The situation is such that the APC is divided down the line into groups loyal, one to the governor and the other to some party leaders led by former minister Dayo Adeyeye. The anti-Fayemi group has, apart from holding parallel ward and local government congresses, challenged the congresses that produced the current party executive committees at all levels.
The situation led to the suspension of some APC bigwigs in the state, among them Political Adviser to the President, Babafemi Ojudu, and counter suspension of Fayemi and the APC state executive headed by Paul Omotoso. Though the national leadership of the party waded into the matter, the crisis has refused to go away.
With the election fast approaching and the groups refusing to sheath their swords, fears abound that parallel primary elections may be held, leading to legal issues that may affect the chances of the ruling party.
“What we are seeing today in Ekiti APC portrays a very bad omen for our party, but we will salvage the situation so that we can rescue whatever that remains for the benefit of all of us. There are divisions everywhere. I have decided not to contest this election, so that I can assume a leadership position mediating among aspirants,” Ojudu told The Nation.
For the PDP, the fierce rivalry between former governor Ayodele Fayose and his erstwhile deputy, Senator Biodun Olujimi, has split the party in two. This led to the conduct of parallel congresses at the ward, council and state levels, and the emergence of parallel executive committees at all levels with loyalty to the two camps.
In spite of moves by the national leadership to douse the tension by promptly recognizing the executive of the faction loyal to Fayose as authentic, Olujimi’s supporters are still carrying on as a parallel group and vowing to clinch the PDP gubernatorial ticket.
Observers of the politics of the state fear that with the exit of Prince Uche Secondus as national chairman, the Ekiti PDP primary election may end up in litigation as the Fayose faction will resist any attempt to outwit it.
Already, the Olujimi faction has approached a Federal High Court to seek among others, an interim order of the court restraining the national party from recognising the list from the ‘purported’ congresses of the Fayose faction.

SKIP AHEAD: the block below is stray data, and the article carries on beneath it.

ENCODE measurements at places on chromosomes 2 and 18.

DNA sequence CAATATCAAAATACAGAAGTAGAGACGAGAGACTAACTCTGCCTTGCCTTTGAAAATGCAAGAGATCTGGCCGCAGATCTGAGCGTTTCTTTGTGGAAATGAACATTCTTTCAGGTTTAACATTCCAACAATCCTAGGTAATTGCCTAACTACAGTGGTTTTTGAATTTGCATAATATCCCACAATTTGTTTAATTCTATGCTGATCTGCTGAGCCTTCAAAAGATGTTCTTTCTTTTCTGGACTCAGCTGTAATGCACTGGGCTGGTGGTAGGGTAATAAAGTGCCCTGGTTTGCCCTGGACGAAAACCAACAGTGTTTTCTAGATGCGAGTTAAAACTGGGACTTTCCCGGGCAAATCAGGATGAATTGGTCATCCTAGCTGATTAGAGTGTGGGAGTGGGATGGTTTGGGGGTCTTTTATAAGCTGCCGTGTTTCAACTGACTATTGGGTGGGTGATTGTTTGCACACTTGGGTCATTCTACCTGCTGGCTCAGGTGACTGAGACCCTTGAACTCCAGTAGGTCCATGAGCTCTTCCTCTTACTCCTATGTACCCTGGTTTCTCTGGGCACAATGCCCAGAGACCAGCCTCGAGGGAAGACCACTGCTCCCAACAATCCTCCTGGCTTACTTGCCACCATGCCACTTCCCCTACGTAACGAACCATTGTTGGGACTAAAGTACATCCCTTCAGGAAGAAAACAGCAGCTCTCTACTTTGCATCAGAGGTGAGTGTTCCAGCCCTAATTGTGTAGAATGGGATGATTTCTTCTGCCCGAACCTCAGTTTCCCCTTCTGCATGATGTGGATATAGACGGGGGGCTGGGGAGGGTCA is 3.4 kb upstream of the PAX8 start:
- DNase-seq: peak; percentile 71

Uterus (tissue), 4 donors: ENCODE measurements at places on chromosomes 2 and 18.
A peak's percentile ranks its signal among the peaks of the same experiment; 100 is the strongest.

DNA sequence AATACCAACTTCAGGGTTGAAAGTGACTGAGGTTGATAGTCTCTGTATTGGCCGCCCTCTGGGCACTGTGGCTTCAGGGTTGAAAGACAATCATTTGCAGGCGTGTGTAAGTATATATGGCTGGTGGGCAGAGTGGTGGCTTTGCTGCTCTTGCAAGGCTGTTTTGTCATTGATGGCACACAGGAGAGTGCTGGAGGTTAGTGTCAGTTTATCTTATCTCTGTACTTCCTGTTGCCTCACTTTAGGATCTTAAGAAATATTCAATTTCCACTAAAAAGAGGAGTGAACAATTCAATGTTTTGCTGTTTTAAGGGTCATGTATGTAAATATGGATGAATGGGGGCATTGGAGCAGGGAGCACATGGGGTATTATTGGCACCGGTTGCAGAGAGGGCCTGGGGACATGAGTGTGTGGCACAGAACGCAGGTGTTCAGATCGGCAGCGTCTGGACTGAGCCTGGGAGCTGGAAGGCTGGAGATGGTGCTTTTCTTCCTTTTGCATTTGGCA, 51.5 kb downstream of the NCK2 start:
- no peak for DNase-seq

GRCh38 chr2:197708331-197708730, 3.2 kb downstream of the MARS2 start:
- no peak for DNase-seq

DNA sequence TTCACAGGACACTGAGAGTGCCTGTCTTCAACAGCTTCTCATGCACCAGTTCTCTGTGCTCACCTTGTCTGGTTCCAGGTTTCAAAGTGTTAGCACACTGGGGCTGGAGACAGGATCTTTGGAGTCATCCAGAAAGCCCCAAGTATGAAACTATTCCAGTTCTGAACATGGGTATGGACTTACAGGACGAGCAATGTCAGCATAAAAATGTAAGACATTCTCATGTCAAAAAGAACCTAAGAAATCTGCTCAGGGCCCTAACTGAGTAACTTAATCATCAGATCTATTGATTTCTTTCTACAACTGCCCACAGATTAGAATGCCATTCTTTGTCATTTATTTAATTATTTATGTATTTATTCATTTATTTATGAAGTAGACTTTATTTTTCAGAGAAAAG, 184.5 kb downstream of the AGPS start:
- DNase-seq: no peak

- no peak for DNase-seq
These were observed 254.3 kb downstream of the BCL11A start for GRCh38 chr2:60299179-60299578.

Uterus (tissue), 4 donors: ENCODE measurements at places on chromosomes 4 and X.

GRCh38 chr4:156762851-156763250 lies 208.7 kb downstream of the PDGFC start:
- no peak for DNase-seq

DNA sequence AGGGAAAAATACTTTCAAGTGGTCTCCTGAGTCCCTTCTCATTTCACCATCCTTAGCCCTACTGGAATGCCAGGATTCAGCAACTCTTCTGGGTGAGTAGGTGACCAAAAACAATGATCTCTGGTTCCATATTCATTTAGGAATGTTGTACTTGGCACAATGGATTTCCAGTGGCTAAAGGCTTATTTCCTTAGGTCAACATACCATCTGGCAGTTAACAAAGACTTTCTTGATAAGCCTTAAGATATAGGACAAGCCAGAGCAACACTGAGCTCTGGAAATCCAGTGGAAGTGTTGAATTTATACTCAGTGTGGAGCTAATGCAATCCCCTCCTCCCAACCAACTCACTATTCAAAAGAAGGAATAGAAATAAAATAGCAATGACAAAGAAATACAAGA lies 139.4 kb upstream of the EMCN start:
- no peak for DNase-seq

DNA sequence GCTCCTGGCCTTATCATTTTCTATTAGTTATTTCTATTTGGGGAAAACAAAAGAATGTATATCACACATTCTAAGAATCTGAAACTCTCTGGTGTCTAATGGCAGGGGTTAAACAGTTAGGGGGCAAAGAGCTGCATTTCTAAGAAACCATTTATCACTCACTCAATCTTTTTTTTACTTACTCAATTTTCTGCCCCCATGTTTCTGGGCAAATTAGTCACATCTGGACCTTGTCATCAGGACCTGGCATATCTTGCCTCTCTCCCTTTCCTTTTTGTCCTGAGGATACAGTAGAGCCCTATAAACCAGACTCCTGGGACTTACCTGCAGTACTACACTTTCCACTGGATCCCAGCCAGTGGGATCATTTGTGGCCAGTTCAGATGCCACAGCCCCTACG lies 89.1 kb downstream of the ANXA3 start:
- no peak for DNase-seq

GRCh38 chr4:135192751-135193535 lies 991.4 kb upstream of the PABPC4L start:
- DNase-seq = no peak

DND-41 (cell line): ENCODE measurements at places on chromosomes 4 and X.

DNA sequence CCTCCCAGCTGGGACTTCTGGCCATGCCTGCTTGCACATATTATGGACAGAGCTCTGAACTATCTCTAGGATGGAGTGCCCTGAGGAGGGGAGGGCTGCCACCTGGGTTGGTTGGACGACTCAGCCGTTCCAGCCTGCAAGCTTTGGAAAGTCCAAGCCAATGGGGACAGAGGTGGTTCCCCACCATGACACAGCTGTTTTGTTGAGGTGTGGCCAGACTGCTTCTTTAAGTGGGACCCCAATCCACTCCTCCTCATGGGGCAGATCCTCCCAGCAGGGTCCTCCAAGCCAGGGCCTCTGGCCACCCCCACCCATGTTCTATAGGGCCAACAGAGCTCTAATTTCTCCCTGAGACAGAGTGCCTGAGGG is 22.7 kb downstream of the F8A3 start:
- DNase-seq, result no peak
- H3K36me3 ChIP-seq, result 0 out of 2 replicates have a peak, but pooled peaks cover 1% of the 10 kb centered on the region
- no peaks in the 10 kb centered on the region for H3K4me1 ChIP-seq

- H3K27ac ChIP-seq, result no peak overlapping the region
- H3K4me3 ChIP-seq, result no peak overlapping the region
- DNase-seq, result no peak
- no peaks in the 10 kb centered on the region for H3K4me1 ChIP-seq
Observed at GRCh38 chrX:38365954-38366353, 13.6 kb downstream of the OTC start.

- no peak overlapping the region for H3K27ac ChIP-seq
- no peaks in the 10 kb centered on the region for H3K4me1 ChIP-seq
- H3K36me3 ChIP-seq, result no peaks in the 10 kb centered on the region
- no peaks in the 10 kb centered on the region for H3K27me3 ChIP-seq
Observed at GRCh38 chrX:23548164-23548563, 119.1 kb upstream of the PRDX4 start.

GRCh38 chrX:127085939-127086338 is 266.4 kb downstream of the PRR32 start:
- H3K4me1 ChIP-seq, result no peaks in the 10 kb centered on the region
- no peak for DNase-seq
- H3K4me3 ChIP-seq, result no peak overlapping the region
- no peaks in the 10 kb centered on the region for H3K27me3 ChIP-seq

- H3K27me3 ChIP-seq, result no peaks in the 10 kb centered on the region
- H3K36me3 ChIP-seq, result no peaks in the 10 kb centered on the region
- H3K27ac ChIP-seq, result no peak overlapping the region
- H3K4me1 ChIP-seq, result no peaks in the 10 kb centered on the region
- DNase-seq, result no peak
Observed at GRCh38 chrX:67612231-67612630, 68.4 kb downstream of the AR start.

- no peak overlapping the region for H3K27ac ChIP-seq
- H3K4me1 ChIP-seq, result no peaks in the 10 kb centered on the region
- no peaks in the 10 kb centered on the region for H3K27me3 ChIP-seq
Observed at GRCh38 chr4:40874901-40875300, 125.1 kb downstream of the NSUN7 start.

In spite of the recognition of the Fayose group’s congresses during the pendency of the suit, the case is now at the Appeal Court. This is fuelling fears that the two groups may, by their actions or inaction, cost the PDP victory in the election.
Former governor and chieftain of the PDP, Chief Segun Oni, recently called on members and leaders to resolve all grievances for the party to stand a chance of defeating the APC at the election.
The situation in Osun state is similar for the two leading political parties. But while there is no peace in Osun APC at the moment, analysts say Governor Oyetola looks good to clinch the ticket of his party on Saturday, January 22.
“This is because there appear to be no visible challengers within the party. His opponents appear comfortable with ensuring he loses the general election,” Fola Jinadu of Osun Coalition for Democracy (OCFD), said on Thursday.
However, the tussle between the camp of the former governor and Minister of Interior, Rauf Aregbesola and that of the governor is a source of concern for party members across the state.
The Osun Progressives (TOP), a group of Aregbesola’s loyalists, has vowed to stop Oyetola’s reelection at all cost. Efforts by party leaders to stem the crisis have failed woefully with the gladiators expanding the coast of the political war by the day.
Both factions elected new party executives at different locations in the state during the APC nationwide congresses. Gboyega Famodun was re-elected as the state chairman of the party as the Ilerioluwa Group held its congress at the Osogbo City Stadium, while Alao Olabisi was elected as the secretary. The Osun Progressives, on the other hand, held its parallel congress at the Onward area of Osogbo. Rasaq Salinsile was elected as the chairman of the faction with Adelani Baderinwa as secretary.
Determined to make things difficult for Oyetola, loyalists of Aregbesola dragged the leadership of the party to the Federal High Court sitting in Osogbo. The faction claimed it sought court intervention owing to the manner the congresses in the state were held. They challenged the legality of the congress presided over by the committee.